I am asked to give a talk about (a) mathematical practice, (b) axiomatization, (c) Gödel's theorems and (d) possible antimechanist arguments based on the incompleteness theorems (as mentioned in P Smith's Introduction to Gödel's theorems, 28.6., J Lucas or R Penrose) to non-mathematicians.
As all these points can not be explained in 1 hour, I need to cut it short while still being able to present a coherent talk. So I certainly will miss something out, the question is what. To transport the intuition/message I will probably even cite some things not completely correct.
For the first part (a),(b) of this 1 hour talk, I want to point out, what mathematical practice is, i.e., what mathematicians are doing, that they are not calculating anything aiming to explain the nature (that's the physicist's task). Raise the question why mathematics seems to reflect some natural aspects and allows application in nearly every field of science. Last but not least what it is about logic and axiomatization, which should be as complete and detailed enough to allow explaining Gödel on a more imprecise level.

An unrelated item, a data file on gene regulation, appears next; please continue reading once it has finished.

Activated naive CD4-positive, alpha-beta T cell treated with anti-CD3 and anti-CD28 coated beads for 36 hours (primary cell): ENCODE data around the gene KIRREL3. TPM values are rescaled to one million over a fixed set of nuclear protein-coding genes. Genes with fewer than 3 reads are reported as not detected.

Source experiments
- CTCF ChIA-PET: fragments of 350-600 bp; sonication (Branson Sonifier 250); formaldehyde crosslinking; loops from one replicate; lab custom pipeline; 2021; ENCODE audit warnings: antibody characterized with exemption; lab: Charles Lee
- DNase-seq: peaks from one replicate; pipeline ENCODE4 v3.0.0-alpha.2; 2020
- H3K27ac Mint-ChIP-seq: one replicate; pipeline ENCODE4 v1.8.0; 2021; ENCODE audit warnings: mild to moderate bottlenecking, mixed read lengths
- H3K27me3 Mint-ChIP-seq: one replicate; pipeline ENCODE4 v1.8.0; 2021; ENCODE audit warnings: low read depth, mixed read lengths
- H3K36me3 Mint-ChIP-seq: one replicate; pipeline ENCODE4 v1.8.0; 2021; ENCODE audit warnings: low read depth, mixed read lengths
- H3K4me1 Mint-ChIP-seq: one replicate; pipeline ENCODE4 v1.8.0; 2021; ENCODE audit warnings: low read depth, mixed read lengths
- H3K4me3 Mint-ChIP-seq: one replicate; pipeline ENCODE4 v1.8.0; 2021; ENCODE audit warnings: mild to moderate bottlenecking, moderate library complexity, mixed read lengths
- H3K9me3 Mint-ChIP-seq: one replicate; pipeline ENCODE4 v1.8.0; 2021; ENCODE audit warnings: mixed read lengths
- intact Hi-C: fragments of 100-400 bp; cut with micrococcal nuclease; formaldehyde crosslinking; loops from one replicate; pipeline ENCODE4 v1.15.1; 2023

I thought that due to the lack of time it would be helpful stating a toy example of an (very restricted) axiomatic system and to prove one simple statement. As I do not feel qualified to think of such an example myself I was looking for something similar around. Do you have any ideas?
Do you know illustrative examples or cartoons or analogies, which show what mathematicians are doing, that they actually just reconstruct tautologies or "unfold the axioms" since actually everything is already included in the axioms.
As I feel not that comfortable with such a talk, I would appreciate any helpful comments on how to organize that talk. How to intuitively but still precisely present a coherent talk which transports the most important points. I would like to clarify some views of mathematics (mathematics is not being an expert in doing calculations) and what is wrong about a philosopher rather uncautious citing Gödel as "we can not prove everything" — it seems popular to unknowingly cite Gödel as it is to cite quantum mechanics.